Read

English Hindi

Biography

Politics & War

Society & Philosophy

Gandhi Ji

Gandhi Ji
WHAT IS GANDHISM?
  • Gandhism is a body of ideas that describes the inspiration, vision and the life work of Mohandas Gandhi. It is particularly associated with his contributions to the idea of nonviolent resistance, sometimes also called civil resistance.
  • The two pillars of Gandhism are truth and non-violence.
  • However, Gandhi did not approve of ‘Gandhism’. As he explained:
  • “There is no such thing as “Gandhism” and I do not want to leave any sect after me. I do not claim to have originated any new principle or doctrine. I have simply tried in my own way to apply the eternal truths to our daily life and problems…The opinions I have formed and the conclusions I have arrived at are not final. I may change them tomorrow. I have nothing new to teach the world. Truth and non-violence are as old as the hills.”
SATYAGRAHA
  • Satyagraha is formed by two Sanskrit words Satya (truth) and Agraha (holding firmly to).
  • The pivotal and defining element of Gandhism is satya,a Sanskrit word for truth. It also refers to a virtue in Indian religions, referring to being truthful in one’s thought, speech and action.
  • Gandhi said: “The Truth is far more powerful than any weapon of mass destruction.
AHIMSA
  • At the age of 36, Gandhi adopted the vow of brahmacharya, or celibacy. He committed himself to the control of the senses, thoughts and actions. Celibacy was important to Gandhi for not only purifying himself of any lust and sexual urges.
  • He held that total non-violence would rid a person of anger, obsession and destructive impulses. While his vegetarianism was also an extension of ahimsa.
 ECONOMICS
  • Gandhi espoused an economic theory of simple living and self-sufficiency/ import substitution, rather than generating exports like Japan and South Korea did.
  • He envisioned a more agrarian India upon independence that would focus on meeting the material needs of its citizenry Gandhi also adopted the clothing style of most Indians in the early 20th century.
  • His adoption of khadi, or homespun cloth, was intended to help eradicate the evils of poverty, social and economic discrimination.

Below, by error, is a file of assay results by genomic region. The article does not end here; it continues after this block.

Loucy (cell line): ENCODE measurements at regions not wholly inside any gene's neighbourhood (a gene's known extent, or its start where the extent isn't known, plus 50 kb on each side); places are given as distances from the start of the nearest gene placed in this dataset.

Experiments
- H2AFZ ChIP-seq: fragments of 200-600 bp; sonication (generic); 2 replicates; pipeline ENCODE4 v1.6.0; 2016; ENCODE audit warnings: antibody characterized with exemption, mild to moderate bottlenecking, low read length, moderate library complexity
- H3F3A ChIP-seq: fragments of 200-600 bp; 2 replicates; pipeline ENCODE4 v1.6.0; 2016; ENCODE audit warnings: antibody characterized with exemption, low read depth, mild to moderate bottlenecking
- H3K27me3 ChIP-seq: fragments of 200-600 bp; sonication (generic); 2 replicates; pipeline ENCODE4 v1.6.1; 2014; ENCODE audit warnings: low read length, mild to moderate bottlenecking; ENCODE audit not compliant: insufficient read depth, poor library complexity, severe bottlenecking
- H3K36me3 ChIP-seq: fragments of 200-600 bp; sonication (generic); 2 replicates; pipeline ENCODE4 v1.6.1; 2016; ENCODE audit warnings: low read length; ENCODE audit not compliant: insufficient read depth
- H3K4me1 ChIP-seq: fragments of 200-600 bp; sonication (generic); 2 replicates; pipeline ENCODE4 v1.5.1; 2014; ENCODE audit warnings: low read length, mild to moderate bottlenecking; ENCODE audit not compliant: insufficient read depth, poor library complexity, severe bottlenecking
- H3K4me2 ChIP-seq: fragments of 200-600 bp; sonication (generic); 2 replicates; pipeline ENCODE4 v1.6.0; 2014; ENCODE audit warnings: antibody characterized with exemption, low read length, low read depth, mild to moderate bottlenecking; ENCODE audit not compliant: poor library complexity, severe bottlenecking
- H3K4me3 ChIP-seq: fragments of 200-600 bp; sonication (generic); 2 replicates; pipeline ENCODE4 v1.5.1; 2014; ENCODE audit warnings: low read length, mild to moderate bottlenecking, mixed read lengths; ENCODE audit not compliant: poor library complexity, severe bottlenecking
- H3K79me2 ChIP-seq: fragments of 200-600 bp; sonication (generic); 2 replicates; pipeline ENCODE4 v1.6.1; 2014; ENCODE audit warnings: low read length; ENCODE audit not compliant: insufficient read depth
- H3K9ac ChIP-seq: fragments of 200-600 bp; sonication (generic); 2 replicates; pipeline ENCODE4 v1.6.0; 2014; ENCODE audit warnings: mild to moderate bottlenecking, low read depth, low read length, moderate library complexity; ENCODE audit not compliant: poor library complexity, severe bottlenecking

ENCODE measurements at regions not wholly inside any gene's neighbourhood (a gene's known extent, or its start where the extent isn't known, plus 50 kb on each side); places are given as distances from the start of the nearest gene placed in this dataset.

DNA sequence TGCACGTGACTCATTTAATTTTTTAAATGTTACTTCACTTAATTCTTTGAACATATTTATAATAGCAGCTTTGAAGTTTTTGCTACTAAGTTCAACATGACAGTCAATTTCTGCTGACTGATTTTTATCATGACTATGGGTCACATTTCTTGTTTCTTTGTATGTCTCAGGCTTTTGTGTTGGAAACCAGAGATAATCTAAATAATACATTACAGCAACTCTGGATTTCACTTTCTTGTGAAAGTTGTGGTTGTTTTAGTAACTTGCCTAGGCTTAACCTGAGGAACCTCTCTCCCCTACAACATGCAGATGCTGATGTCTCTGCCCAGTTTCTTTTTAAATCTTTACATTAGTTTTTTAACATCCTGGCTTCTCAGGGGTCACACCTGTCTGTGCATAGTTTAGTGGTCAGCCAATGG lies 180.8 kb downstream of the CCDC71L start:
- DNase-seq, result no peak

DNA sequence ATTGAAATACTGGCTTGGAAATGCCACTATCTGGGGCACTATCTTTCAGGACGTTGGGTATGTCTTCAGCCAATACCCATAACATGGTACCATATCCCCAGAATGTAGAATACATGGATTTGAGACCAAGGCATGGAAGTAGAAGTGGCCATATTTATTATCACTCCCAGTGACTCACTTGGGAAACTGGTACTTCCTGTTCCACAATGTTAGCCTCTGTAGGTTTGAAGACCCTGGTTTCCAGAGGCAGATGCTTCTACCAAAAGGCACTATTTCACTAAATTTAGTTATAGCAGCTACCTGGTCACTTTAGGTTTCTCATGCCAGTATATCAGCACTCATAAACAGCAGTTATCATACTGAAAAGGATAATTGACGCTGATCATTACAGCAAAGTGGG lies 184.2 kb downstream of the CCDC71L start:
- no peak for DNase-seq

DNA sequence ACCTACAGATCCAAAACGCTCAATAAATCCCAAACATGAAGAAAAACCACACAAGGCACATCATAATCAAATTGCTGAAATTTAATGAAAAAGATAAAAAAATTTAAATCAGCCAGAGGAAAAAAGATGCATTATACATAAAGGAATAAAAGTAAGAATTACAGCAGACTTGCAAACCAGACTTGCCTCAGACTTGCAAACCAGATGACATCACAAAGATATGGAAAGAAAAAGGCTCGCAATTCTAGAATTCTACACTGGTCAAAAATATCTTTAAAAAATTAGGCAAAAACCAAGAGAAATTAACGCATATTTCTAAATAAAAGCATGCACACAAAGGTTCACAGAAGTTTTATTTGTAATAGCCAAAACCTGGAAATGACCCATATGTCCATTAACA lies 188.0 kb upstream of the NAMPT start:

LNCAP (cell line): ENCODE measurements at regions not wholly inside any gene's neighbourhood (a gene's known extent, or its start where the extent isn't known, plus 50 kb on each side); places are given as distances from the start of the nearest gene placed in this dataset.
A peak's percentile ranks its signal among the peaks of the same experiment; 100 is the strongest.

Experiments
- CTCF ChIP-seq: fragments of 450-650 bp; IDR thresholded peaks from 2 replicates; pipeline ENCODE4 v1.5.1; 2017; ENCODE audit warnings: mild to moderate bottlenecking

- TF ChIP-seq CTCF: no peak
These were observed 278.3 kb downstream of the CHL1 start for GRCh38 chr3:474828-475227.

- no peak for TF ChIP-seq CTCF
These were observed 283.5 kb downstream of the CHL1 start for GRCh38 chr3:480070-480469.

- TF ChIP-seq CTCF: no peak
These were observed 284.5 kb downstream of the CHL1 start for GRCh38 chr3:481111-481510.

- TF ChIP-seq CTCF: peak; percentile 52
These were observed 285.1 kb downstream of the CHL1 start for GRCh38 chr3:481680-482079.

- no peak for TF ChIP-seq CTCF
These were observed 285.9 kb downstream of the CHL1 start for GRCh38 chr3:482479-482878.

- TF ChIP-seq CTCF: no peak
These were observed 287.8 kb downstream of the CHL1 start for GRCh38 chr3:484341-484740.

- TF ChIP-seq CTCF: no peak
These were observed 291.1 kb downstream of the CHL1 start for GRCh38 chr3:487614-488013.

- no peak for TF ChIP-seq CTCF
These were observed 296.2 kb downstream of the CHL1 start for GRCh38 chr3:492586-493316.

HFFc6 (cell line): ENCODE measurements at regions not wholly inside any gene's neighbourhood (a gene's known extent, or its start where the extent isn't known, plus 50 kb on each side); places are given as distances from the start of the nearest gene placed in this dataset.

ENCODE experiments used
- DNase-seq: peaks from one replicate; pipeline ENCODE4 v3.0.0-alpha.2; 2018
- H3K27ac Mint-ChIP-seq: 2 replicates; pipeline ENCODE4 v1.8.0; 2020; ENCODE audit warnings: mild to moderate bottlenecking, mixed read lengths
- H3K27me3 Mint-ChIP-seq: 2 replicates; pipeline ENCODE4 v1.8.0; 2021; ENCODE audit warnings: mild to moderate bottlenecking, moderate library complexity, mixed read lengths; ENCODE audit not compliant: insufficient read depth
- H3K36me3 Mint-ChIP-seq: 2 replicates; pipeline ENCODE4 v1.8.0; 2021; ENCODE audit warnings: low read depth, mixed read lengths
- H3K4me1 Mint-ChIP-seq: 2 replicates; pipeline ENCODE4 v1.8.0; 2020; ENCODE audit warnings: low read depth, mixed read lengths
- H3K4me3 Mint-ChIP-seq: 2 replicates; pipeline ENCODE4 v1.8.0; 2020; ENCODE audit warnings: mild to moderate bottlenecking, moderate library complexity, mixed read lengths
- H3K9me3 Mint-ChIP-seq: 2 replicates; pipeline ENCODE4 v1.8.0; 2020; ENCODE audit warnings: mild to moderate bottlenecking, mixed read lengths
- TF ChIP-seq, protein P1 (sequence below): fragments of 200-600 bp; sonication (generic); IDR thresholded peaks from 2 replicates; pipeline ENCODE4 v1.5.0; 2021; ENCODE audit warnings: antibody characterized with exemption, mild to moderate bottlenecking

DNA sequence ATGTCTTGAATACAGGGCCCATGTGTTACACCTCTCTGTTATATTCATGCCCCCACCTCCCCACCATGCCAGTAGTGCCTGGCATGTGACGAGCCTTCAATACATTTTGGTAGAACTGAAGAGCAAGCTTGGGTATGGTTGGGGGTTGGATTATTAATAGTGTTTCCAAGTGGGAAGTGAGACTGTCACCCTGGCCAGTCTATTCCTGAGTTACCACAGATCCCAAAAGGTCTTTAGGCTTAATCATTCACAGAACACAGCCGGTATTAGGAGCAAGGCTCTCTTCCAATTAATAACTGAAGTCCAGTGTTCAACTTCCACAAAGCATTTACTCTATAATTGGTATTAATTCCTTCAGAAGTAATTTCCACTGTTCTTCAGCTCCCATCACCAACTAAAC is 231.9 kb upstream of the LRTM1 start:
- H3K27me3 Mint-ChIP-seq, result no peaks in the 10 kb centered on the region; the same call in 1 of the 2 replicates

• The clothing policy was designed to protest against British economic policies in India.
 KHADI AND CHARKHA
  • Gandhi espoused an economic theory of simple living and Millions of poor Indian workers were unemployed and entrenched in poverty, which Gandhi linked to the industrialisation of cotton processing in Britain.
  • Gandhi promoted khadi as a direct boycott of the Lancashire cotton industry. He focused on persuading all members of the Indian National Congress to spend some time each day hand-spinning on the charkha (spinning wheel).
 FASTING
  • To Gandhi, fasting was an important method of exerting mental control over base desires. Gandhi was opposed to the partaking of meat, alcohol, stimulants, salt and most spices, and also eliminated different types of cooking from the food he ate.
  • Fast Unto Death on three notable occasions:
  1. When he wanted to stop all revolutionary activities after the Chauri Chaura incident of 1922;
  2. When he feared that the 1932 Communal Award giving separate electorates to Untouchable Hindus would politically divide the Hindu people;
  3. And in 1947, when he wanted to stop the bloodshed between Hindus and Muslims in Bengal and Delhi.
RELIGION
  • Gandhi described his religious beliefs as being rooted in Hinduism as well and, in particular, the Bhagavad Gita.
  • “Hinduism as I know it satisfies my soul, fills my whole being. When doubts haunt me, when disappointments stare me in the face, and when I see not one ray of light on the horizon, I turn to the Bhagavad Gita, and find a verse to comfort me; and I immediately begin to smile in the midst of overwhelming sorrow. My life has been full of tragedies and if they have not left any visible and indelible effect on me, I owe it to the teachings of the Bhagavad Gita”.
  • Despite his belief in Hinduism, Gandhi was also critical of many of the social practices of Hindus and sought to reform the religion.
RELIGION
  • Later in his life when he was asked whether he was a Hindu, he replied: “Yes I am. I am also a Christian, a Muslim, a Buddhist and a Jew”.
AFTER GANDHI
  • Gandhi was assassinated in 1948, but his teachings and philosophy would play a major role in India’s economic and social development and foreign relations for decades to come.
  • Sarvodaya is a term meaning ‘universal uplift’ or ‘progress of all’. It was coined by Gandhi in 1908 as a title for his translation of John Ruskin’s Unto This Last. Later, nonviolence leader Vinoba Bhave used the term to refer to the struggle of postindependence.
  • The Prime Minister of India, Jawaharlal Nehru, was often considered Gandhi’s successor, although he was not religious and often disagreed with Gandhi. He was, however, deeply influenced by Gandhi personally as well as politically.
 INSPIRATION
  • Gandhi’s deep commitment and disciplined belief in nonviolent civil disobedience as a way to oppose forms of oppression or injustice has inspired many subsequent political figures, including Martin Luther King Jr. of the United States, Julius Nyerere of Tanzania, Nelson Mandela and Steve Bikoof South Africa, Lech Wałęsa of Poland and Aung San Suu Kyi of Myanmar.
DEATH
  • In 1960, he suffered a heart attack. He was treated by top doctors in India, including his friend Dr Bidhan Chandra Roy, the then Chief Minister of West Bengal.
  • His health started deteriorating and he died on 7 March 1961 at the age of 74, from a cerebral stroke. At that time he was still in office as the Home Minister of India.